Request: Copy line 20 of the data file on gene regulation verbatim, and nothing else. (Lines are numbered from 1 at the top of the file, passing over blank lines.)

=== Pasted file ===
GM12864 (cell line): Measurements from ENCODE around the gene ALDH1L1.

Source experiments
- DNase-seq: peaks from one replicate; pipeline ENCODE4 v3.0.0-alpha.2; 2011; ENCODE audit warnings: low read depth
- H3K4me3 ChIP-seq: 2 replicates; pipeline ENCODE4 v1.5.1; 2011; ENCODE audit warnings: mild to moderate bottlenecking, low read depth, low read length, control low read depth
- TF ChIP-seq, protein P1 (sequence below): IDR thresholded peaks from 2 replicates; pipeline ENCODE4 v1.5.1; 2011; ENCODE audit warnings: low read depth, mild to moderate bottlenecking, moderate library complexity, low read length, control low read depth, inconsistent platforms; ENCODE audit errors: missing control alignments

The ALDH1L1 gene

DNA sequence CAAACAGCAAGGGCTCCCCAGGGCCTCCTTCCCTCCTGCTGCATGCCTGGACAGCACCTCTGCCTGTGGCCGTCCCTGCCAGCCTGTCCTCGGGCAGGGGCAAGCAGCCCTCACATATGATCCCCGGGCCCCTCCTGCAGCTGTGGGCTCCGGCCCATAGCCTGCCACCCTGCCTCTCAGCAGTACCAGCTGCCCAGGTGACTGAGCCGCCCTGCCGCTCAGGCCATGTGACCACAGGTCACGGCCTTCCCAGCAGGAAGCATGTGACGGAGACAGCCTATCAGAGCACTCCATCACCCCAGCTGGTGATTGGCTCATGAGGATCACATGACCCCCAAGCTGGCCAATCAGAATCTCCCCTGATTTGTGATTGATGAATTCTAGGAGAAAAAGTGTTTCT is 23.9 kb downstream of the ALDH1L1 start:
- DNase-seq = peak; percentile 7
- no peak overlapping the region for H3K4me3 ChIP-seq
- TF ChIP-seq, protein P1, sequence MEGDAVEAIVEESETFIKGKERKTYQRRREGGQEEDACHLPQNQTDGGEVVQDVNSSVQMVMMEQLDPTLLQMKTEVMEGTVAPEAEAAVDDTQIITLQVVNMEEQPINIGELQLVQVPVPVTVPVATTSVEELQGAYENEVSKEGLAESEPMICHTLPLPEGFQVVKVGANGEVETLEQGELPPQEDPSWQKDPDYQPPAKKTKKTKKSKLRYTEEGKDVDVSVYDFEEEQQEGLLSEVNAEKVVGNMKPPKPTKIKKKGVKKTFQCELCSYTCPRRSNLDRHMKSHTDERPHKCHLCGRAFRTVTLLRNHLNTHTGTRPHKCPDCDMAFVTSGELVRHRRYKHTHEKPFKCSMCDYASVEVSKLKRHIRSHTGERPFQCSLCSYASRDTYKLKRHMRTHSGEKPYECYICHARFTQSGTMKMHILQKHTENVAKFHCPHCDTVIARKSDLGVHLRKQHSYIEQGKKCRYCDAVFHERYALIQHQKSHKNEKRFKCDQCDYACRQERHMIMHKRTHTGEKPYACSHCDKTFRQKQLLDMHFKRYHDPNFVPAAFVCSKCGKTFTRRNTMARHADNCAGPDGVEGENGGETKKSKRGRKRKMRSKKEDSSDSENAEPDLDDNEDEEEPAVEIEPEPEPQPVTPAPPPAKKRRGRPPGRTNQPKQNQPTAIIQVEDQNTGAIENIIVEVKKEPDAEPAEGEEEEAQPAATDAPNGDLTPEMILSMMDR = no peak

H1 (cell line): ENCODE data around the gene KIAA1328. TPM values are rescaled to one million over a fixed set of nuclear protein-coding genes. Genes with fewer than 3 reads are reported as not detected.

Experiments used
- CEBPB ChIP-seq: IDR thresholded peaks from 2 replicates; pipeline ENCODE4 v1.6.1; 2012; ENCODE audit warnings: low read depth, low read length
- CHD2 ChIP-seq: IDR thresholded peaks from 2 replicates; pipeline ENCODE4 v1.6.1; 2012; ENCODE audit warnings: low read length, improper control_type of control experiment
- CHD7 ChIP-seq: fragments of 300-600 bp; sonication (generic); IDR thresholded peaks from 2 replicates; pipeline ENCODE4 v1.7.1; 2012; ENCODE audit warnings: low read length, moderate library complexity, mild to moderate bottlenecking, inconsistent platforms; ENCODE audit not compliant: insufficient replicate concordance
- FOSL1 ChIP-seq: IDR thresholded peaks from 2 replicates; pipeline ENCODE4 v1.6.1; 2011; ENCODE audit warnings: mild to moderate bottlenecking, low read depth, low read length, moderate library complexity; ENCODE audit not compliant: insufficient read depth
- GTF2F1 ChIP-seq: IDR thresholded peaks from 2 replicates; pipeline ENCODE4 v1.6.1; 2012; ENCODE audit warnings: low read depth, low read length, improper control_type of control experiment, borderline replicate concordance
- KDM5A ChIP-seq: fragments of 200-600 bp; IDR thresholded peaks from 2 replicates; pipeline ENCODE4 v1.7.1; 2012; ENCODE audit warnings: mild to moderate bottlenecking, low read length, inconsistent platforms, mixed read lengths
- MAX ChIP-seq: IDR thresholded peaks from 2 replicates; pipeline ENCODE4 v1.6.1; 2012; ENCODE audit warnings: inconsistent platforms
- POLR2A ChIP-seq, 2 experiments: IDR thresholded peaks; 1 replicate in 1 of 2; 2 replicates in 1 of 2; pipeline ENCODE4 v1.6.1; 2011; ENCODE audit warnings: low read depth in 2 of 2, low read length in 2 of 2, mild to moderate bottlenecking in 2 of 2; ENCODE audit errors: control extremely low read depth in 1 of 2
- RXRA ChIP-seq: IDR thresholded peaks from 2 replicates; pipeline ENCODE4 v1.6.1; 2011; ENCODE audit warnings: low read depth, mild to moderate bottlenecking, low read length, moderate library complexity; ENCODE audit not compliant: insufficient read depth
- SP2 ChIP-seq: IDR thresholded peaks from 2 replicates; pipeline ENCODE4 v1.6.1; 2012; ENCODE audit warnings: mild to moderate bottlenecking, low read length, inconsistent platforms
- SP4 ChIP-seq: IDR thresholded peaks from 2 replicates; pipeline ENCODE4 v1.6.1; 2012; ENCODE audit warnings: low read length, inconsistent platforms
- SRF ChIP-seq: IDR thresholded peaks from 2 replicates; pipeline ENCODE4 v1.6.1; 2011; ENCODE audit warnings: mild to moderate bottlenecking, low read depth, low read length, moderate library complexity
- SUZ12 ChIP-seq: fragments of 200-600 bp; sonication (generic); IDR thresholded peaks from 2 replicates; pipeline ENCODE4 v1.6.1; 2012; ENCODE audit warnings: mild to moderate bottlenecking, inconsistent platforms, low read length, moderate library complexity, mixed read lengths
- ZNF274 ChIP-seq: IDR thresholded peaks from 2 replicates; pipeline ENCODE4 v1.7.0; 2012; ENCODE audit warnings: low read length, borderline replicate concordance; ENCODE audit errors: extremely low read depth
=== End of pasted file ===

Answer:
- POLR2A ChIP-seq, 2 experiments: IDR thresholded peaks; 1 replicate in 1 of 2; 2 replicates in 1 of 2; pipeline ENCODE4 v1.6.1; 2011; ENCODE audit warnings: low read depth in 2 of 2, low read length in 2 of 2, mild to moderate bottlenecking in 2 of 2; ENCODE audit errors: control extremely low read depth in 1 of 2